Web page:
Jump to content


Photo

NFS soft mount vs hard mount

Started by Gerald Brandt , 25 September 2010 - 04:04 AM
16 replies to this topic

Gerald Brandt Members

Gerald Brandt
  • 284 posts

Posted 25 September 2010 - 04:04 AM

Hi,

I notice XenServer mounts the NFS drives with soft. Is there a reason for using soft instead of hard?

I've read the using NFSv3 with hard mount and async drops the chance for silent data corruption to 0.
http://forums11.itrc.hp.com/service/forums/questionanswer.do?admit=109447626+1265529583347+28353475&threadId=1139502

Gerald



Tobias Kreidl CTP Member

Tobias Kreidl
  • 18,179 posts

Posted 25 September 2010 - 01:58 PM

It's a trade-off, of course. See for example http://tldp.org/HOWTO/NFS-HOWTO/client.html paragraph 4.3.1. Having control over the process vs. having better data integrity is the balance. If the server or either end crashes entirely, any cached data will still be lost, even a hard mount isn't 100% reliable under dire circumstances.
--Tobias



Gerald Brandt Members

Gerald Brandt
  • 284 posts

Posted 25 September 2010 - 02:41 PM

My understanding, based on the link I gave in my first message, is the NFSv3 has a 'commit' reply, and the client is not supposed to clear it's cache until it gets a the reply:

+With NFS version 2 this was a concern but not with NFS version 3.+

NFS v3 was specifically designed to eliminate this problem. NFS v3 has something called "Safe Asynchronous Writes" where the client and server exchange verifiers with each write request and the client keeps a copy of the data in it's cache until it receives confirmation from the server that the data has been posted to stable storage. If the server crashes in the middle of a write, once the server reboots it will advertise a different verifier to the client and the client will know it needs to re-send it's cached copy of the data to the server. This will continue until the server replies that all data is safely on stable storage.

Gerald



Tobias Kreidl CTP Member

Tobias Kreidl
  • 18,179 posts

Posted 25 September 2010 - 03:03 PM

I'd want to see this really work under controlled circumstances. We ran mail servers with hard links and still saw corruptions occasionally (under NFS 3). Seriously, I'd make a little test environment and see what really happens if a server crashes (including a full reboot) and whether or not things recover. Needless to say, I'm not the biggest NFS fan, but it supposedly is a lot better now than it used to be (we ran Solaris 8 and there were issues there with how the TCP drivers were written, so that may have been part of it).

The other thing is with a hard link, if the process hangs, it hard or impossible to kill it.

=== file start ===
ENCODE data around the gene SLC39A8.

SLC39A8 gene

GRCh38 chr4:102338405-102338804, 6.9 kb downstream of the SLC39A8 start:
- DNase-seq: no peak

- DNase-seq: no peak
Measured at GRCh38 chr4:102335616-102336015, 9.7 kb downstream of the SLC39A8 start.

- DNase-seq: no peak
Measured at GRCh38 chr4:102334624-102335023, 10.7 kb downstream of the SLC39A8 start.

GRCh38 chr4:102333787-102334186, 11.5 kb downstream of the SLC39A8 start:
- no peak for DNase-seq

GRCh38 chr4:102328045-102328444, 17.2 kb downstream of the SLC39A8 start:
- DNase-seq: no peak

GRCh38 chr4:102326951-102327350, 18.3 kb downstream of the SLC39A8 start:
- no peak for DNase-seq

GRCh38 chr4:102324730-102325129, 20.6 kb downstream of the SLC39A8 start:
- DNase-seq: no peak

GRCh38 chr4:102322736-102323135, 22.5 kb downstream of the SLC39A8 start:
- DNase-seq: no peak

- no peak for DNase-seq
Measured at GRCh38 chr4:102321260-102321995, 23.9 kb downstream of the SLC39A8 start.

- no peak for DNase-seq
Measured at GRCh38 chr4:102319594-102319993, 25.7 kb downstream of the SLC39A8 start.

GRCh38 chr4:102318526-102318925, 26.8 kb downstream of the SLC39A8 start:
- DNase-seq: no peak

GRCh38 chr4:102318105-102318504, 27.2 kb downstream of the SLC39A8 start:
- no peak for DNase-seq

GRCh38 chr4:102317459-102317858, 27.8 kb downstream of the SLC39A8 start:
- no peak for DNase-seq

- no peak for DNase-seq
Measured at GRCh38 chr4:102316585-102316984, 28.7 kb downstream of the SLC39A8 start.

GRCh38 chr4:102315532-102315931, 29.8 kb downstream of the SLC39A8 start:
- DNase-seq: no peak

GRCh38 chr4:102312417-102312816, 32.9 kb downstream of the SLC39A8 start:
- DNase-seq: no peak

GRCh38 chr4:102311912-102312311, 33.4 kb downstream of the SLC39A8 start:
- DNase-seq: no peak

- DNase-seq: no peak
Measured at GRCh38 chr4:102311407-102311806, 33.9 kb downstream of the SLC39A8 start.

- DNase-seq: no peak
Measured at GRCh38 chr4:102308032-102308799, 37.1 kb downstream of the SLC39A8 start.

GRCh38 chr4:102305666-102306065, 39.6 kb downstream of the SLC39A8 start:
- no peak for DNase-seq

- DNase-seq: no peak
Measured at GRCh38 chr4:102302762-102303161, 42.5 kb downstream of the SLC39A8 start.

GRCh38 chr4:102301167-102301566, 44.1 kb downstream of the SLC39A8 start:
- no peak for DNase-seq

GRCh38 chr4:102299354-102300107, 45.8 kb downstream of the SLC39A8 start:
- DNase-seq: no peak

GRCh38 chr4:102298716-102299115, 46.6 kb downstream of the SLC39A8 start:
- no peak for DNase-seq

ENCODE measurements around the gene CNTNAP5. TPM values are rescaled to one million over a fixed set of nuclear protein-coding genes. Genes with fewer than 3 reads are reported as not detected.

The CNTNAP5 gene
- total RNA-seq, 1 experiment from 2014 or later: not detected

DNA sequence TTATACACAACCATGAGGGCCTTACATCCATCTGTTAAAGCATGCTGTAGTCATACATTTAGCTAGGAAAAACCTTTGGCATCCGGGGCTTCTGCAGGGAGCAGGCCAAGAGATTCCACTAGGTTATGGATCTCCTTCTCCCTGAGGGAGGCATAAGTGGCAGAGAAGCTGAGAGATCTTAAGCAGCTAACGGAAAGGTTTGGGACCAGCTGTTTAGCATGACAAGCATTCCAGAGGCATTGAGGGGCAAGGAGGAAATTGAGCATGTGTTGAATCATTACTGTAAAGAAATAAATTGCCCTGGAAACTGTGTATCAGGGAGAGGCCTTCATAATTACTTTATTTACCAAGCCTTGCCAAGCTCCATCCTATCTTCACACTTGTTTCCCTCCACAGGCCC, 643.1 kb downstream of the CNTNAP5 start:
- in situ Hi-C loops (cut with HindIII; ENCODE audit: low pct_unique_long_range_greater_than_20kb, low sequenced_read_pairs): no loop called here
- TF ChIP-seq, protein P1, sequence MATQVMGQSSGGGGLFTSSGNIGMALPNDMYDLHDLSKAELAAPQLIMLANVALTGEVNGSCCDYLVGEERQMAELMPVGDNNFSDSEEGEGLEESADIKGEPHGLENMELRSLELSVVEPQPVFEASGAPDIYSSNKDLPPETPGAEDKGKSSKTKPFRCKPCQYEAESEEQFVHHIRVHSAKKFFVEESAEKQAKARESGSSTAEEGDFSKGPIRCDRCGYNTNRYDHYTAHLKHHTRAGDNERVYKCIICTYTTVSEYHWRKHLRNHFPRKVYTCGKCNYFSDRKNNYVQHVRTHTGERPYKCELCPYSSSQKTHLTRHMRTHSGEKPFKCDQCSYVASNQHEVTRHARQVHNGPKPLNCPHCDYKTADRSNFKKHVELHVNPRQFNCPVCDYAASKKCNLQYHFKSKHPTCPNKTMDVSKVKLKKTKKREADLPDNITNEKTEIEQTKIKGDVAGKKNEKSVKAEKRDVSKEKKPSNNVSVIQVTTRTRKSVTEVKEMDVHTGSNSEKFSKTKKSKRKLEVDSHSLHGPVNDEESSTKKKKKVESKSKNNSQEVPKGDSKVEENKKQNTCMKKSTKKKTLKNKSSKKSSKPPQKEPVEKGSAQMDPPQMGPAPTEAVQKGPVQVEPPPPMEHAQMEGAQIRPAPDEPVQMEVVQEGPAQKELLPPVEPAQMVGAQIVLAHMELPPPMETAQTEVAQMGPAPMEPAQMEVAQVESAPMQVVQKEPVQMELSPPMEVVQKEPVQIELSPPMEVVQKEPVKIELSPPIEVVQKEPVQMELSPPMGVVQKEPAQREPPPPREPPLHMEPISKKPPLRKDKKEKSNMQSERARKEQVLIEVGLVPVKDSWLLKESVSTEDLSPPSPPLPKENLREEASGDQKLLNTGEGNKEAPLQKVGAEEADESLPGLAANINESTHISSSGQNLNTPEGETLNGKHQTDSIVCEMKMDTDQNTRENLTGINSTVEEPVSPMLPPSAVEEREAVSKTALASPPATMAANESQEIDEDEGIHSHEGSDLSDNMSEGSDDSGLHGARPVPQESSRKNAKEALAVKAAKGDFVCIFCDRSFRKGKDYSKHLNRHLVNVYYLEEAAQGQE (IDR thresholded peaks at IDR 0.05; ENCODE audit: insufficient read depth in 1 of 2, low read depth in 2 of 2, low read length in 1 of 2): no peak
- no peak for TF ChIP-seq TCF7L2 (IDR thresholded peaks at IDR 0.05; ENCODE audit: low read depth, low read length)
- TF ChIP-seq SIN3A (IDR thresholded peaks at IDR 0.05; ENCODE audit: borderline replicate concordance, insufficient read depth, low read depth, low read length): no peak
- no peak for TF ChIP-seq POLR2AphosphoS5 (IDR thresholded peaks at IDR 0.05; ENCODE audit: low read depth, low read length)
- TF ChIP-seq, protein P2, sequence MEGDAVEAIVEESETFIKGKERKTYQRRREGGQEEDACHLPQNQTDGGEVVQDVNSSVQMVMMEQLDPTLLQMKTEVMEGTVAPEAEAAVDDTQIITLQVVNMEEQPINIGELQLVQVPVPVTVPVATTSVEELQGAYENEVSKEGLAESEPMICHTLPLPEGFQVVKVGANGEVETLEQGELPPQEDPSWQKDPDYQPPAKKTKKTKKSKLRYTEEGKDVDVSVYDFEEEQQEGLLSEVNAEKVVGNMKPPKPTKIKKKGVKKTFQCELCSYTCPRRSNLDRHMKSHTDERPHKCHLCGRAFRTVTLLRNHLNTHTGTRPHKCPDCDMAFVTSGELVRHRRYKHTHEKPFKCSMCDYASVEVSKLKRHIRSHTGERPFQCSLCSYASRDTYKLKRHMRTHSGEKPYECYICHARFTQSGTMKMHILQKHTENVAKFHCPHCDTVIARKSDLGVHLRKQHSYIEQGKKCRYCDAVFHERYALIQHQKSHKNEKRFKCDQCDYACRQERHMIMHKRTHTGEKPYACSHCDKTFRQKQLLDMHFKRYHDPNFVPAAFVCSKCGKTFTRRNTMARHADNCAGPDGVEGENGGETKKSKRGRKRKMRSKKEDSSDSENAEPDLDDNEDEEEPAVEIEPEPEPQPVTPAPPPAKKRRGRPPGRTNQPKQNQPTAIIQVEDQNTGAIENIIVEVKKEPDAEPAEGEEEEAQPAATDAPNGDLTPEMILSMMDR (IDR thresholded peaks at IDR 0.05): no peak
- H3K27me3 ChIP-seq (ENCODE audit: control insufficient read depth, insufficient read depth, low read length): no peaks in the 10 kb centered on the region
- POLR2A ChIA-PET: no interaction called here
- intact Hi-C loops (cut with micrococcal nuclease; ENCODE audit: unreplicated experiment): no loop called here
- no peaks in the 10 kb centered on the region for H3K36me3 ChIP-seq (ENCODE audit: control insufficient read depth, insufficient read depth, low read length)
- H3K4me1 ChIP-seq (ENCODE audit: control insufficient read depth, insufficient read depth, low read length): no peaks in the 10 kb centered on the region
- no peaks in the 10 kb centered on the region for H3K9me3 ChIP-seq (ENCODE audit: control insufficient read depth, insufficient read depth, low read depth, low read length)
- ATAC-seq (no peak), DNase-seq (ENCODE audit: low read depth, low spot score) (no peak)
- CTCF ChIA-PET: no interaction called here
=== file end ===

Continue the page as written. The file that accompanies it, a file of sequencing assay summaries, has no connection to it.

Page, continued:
Edited by: Tobias K on Sep 25, 2010 11:04 AM



Colin Hutcheson Members

Colin Hutcheson
  • 4 posts

Posted 26 October 2010 - 12:54 AM

I have been scratching my head over this as well, I cant find anything to substantiate the use of soft mounts for virtual disks over NFS.

With a NFS soft mount the error is returned to the application/process. What does the XenServer PBD layer do when it sees an error returned to it from NFS directly or indirectly (TCP timeout) ?

-------------------
| XenServer |
| VDI |
| SR |
| VBD |
-------------------
| Kernel |
| NFS |
| TCP |
--------------------

http://docstore.mik.ua/orelly/networking_2ndEd/nfs/ch18_02.htm

+If++write operations fail, data consistency on the
server cannot be guaranteed. The write error is reported to the
application during some later call to+ +write( )
or+ +close( ), which is consistent with the
behavior of a local filesystem residing on a failing or overflowing
disk. When the actual write to disk is attempted by the kernel device
driver, the failure is reported to the application as an error during
the next similar or related system call.
A well-conditioned application should exit abnormally after a failed
write, or retry the write if possible. If the application ignores the
return code from+ write( ) or +close(
), then it is possible to corrupt data on a soft-mounted
filesystem. Some write operations may fail and never be retried,
leaving holes in the open file.+



Tobias Kreidl CTP Member

Tobias Kreidl
  • 18,179 posts

Posted 26 October 2010 - 01:12 AM

Also with a hard mount -- at least with older NFS versions -- if you wanted to umount the device and it was hung, it was nearly impossible without either rebooting the client or at least stopping NFS. Even pkill or fuser didn't work. I've heard that hard mounts at least used to be considered essential for things like mail storage areas where there can be a huge amount of frequent I/O and chances for file corruption are great. For most other applications, I personally prefer soft mounts and have not seen data corruption issues in a very long time. YMWV.
--Tobias



Colin Hutcheson Members

Colin Hutcheson
  • 4 posts

Posted 26 October 2010 - 07:36 PM

yeah, it depends on your environment, how well groomed it is, components, revisions, error rates.